Here lies the huge irony in this discussion. Persistent pseudonyms aren’t ways to hide who you are. They provide a way to be who you are. You can finally talk about what you really believe; your real politics, your real problems, your real sexuality, your real family, your real self. Much of the support for “real names” comes from people who don’t want to hear about controversy, but controversy is only a small part of the need for pseudonyms. For most of us, it’s simply the desire to be able to talk openly about the things that matter to every one of us who uses the Internet. The desire to be judged — not by our birth, not by our sex, and not by who we work for — but by what we say.
I leave you with this question. What if I had posted this under my pseudonym? Why should that have made a difference? I would have written the same words, but ironically, I could have added some more personal and perhaps persuasive arguments which I dare not make under this account. Because I was forced to post this under my real name, I had to weaken my arguments; I had to share less of myself. Have you ever met “Kee Hinckley”? Have you met me under my other name? Does it matter? There is nothing real on the Internet; all you know about me is my words. You can look me up on Google, and still all you will know is my words. One real person wrote this post. It could have been submitted under either name. But one of them is not allowed to. Does that really make sense?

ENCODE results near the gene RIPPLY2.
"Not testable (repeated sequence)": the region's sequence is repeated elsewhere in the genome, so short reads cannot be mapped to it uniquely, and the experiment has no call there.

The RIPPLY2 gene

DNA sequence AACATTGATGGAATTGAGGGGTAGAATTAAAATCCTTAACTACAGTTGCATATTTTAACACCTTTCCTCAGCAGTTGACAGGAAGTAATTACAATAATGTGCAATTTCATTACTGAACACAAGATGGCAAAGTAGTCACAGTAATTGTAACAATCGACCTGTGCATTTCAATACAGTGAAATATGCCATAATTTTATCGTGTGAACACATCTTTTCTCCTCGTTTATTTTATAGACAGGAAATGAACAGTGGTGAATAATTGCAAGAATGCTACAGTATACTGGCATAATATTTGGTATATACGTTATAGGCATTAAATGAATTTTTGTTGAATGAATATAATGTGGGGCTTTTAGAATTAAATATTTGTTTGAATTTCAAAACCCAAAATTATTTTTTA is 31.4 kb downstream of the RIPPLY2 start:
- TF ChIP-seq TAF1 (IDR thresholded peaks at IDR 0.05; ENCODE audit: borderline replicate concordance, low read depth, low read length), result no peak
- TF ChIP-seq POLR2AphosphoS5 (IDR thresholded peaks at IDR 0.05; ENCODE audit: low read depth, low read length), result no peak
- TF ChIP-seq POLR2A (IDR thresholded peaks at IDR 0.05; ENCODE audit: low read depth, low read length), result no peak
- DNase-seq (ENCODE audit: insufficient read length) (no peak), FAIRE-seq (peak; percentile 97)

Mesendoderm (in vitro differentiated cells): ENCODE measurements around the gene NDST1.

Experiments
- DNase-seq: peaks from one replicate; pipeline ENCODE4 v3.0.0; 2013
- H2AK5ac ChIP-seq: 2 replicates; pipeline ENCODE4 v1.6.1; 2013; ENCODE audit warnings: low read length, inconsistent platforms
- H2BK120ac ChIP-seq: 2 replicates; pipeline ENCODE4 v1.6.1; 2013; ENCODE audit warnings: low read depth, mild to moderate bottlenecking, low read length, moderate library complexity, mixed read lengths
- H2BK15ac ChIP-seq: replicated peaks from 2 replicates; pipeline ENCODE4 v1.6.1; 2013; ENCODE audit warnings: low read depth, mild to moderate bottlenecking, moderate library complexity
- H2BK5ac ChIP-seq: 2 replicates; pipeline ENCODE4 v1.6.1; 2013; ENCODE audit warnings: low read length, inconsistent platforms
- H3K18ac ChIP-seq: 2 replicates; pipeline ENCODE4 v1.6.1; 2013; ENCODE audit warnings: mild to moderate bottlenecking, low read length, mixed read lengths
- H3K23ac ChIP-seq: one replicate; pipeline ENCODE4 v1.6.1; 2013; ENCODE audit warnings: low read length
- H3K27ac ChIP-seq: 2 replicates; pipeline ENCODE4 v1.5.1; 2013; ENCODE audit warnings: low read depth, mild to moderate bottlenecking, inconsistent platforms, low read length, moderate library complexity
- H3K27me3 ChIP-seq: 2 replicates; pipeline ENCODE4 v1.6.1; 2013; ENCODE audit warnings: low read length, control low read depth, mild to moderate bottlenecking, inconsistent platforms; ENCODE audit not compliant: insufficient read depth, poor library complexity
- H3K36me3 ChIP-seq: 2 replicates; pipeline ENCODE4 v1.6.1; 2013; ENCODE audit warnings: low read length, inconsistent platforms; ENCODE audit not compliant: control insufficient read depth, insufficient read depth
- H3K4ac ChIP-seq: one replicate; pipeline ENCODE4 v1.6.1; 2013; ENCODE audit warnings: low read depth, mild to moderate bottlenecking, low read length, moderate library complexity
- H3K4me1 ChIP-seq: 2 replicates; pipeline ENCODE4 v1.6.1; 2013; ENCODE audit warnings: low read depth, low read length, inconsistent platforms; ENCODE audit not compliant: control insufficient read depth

Behind every pseudonym is a real person. Deny the pseudonym and you deny the person.
La larga conversación acerca de anonimato y privacidad. Me quedo con el aporte de que los mayores enemigos del anonimato y los pseudónimos quieren evitar, en realidad, que se hable de temas controvertidos. Es una forma de dictadura de las buenas maneras, censura y prohibición en nombre de causas espurias, que causa furor entre las grandes corporaciones de la Red; no sólo Google, también Facebook y Apple.
El artículo completo vale la pena.